me a successful individual and I’ll show you someone
who didn’t want for positive influences in his or her
life. I don’t care what you do for a living—if
you do it well I’m betting there was someone cheering
you on and showing you the way.” These words from Denzel
Washington’s bestselling book A Hand to Guide Me illustrate
the special opportunity mentors have to make a significant
difference in a young person’s life. The 47 adult mentors
and 60 youth who participate in Moab’s Grand Area Mentoring
(GrandAM) can attest to the difference mentoring makes.
With federal funding and program direction from Dan McNeil,
the Grand County School District created the program in September
2005. GrandAM matches carefully-screened adult volunteers (mentors)
with youth (mentees) in a school environment. Building a positive,
new friendship helps to strengthen a mentee’s self-esteem
and school performance. It provides a mentor with the chance
to re-experience the adventure of childhood while contributing
to the well-being of a child. Today with collaborations between
schools, the business community, service clubs, and faith-based
organizations, GrandAM boasts 42 mentor/mentee matches. With
mentor coordination from Megan McGee and program assistance
from Beth Joseph,
McNeil is actively recruiting new mentors with the goal of
30 new mentors by the end of the school year.
GrandAM mentees are elementary to high school students who
benefit from one-on-one friendships with caring adults. GrandAM
focuses its energy on supporting each student who is eager
for a new relationship with a caring adult, someone who will
be a friend, show that they care, and provide just the amount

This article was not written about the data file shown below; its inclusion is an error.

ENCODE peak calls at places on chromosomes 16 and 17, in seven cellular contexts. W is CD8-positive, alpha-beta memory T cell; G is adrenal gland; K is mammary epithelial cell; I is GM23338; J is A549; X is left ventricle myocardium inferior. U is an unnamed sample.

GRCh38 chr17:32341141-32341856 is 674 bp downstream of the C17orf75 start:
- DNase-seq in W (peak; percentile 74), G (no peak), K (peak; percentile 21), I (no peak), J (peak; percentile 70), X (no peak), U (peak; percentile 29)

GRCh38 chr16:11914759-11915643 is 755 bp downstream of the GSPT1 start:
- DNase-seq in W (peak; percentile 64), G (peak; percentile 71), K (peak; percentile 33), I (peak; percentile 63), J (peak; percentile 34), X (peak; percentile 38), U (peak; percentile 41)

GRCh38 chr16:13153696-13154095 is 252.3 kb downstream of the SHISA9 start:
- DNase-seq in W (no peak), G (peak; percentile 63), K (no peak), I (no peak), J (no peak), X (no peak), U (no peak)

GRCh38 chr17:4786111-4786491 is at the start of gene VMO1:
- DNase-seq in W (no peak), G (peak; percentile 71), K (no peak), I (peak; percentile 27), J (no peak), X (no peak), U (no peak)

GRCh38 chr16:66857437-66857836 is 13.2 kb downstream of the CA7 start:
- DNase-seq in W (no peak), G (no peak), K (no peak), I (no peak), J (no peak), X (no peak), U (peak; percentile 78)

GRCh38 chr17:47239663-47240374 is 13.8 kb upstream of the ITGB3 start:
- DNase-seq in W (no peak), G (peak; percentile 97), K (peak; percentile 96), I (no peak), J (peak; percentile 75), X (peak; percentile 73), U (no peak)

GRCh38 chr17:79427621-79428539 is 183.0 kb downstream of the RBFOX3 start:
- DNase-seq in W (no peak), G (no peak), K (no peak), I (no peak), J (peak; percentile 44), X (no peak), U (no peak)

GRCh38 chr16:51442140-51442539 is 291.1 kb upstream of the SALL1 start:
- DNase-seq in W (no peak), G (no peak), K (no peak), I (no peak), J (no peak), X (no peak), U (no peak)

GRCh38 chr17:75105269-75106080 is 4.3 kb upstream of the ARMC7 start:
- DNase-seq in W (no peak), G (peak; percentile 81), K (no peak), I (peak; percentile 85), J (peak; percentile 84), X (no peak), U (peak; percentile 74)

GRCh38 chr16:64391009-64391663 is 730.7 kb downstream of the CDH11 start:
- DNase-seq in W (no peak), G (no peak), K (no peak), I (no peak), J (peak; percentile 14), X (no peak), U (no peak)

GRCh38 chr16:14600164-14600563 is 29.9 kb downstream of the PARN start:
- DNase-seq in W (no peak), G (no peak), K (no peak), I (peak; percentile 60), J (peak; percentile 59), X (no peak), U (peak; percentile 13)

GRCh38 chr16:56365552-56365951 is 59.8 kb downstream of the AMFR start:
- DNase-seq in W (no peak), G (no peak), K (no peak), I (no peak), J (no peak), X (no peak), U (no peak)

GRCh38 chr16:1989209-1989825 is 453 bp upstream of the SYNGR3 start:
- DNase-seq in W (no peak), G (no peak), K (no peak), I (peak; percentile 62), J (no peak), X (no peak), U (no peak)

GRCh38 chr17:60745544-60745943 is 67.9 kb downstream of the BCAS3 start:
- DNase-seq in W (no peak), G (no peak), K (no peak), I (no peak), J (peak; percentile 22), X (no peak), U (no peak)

of support to help our students succeed.
are all ages and come from all walks of life – trades-people,
homemakers, university and college students, retirees,
members of the business community. Mentors are given training
and strategies to help students and to make the most of
the relationship. Mostly a mentor is a friend.
A mentor is matched with the right student according to need
and interest. Mentor and student meet at school for five hours
or more per month, working on school projects, homework,
reading, playing games, or just talking. While the program
is school and academic-based, it is not just about grades.
It’s about friendships. It’s about trust.
When asked why mentoring was important to her, one GrandAM
mentor said: “human life lived to full potential starts
with love and continues with support. To help a child to wholeness—physically,
intellectually, socially, emotionally, and spiritually—is
the beginning of the journey. I have enjoyed numerous mentors
and what goes around comes around.”
If you would like to learn more about mentoring check out the
GrandAM website, www.grandschools.org/mentor, or contact Dan,
Megan, or Beth at 260-9646 or email@example.com.